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CHAPTER 9: The Sermon. (continued)
He dropped and fell away from himself for a moment; then lifting his face to them again, showed a deep joy in his eyes, as he cried out with a heavenly enthusiasm,--"But oh! shipmates! on the starboard hand of every woe, there is a sure delight; and higher the top of that delight, than the bottom of the woe is deep. Is not the main-truck higher than the kelson is low? Delight is to him--a far, far upward, and inward delight--who against the proud gods and commodores of this earth, ever stands forth his own inexorable self. Delight is to him whose strong arms yet support him, when the ship of this base treacherous world has gone down beneath him. Delight is to him, who gives no quarter in the truth, and kills, burns, and destroys all sin though he pluck it out from under the robes of Senators and Judges. Delight,--top-gallant delight is to him, who acknowledges no law or lord, but the Lord his God, and is only a patriot to heaven. Delight is to him, whom all the waves of the billows of the seas of the boisterous mob can never shake from this sure Keel of the Ages. And eternal delight and deliciousness will be his, who coming to lay him down, can say with his final breath--O Father!--chiefly known to me by Thy rod--mortal or immortal, here I die. I have striven to be Thine, more than to be this world's, or mine own. Yet this is nothing: I leave eternity to Thee; for what is man that he should live out the lifetime of his God?"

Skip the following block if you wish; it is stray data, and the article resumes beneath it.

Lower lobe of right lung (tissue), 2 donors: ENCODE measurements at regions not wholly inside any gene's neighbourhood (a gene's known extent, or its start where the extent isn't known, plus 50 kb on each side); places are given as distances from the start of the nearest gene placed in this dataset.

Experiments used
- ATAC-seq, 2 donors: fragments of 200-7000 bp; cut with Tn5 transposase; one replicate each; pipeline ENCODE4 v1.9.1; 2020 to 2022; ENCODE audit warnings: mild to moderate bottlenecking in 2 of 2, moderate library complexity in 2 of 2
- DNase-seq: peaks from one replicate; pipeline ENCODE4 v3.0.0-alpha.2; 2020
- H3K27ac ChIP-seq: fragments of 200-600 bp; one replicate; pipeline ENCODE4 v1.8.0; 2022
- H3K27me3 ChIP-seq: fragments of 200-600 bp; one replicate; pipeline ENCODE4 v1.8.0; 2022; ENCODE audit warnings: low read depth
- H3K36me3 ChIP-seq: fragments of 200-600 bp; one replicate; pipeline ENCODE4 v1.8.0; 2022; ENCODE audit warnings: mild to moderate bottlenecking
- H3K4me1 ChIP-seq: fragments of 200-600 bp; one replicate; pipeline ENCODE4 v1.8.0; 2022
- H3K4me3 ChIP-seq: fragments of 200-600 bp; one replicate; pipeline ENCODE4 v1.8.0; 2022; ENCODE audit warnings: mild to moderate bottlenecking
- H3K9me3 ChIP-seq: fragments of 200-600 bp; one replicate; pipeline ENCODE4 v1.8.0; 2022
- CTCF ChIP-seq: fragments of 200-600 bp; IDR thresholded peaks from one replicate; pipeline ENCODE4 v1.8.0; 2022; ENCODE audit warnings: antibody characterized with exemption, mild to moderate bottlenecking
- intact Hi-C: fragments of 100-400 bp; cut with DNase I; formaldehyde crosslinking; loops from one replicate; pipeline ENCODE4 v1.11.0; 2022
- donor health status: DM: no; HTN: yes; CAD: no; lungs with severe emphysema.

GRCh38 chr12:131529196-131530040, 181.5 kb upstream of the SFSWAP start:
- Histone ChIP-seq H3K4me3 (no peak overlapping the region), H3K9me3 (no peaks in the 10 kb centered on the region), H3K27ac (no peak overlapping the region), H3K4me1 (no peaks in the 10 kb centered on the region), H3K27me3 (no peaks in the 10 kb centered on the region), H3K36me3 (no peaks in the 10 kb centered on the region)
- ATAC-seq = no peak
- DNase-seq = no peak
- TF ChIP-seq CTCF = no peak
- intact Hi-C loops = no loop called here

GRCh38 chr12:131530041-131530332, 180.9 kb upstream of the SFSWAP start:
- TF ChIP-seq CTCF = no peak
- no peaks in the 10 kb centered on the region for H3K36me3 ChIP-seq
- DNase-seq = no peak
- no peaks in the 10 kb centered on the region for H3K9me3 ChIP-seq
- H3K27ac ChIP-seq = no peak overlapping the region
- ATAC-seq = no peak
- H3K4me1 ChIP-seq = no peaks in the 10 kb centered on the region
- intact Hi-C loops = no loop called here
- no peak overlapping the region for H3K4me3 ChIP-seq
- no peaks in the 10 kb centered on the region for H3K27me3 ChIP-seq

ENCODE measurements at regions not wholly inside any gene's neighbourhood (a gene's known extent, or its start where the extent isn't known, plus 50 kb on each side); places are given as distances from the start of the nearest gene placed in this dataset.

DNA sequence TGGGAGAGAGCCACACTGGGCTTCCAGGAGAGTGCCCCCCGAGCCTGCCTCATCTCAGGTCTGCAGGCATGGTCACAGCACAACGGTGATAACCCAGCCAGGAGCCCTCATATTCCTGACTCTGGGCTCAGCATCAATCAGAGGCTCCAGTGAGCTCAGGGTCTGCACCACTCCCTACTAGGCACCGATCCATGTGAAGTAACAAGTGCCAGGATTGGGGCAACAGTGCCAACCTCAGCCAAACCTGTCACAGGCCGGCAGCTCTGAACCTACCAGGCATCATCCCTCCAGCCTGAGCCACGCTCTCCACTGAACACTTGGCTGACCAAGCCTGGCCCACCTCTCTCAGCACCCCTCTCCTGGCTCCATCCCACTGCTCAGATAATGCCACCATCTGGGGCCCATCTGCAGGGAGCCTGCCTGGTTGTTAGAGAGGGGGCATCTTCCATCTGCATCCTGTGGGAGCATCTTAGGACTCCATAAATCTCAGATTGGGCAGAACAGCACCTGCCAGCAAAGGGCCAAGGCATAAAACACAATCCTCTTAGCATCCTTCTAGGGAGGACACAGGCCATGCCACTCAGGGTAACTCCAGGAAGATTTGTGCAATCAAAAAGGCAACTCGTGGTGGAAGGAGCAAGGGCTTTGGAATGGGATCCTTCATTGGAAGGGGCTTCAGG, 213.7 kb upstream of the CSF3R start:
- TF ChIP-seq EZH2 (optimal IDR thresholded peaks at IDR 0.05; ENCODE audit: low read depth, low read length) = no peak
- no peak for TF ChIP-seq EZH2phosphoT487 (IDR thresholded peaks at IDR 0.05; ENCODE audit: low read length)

He said no more, but slowly waving a benediction, covered his face with his hands, and so remained kneeling, till all the people had departed, and he was left alone in the place.
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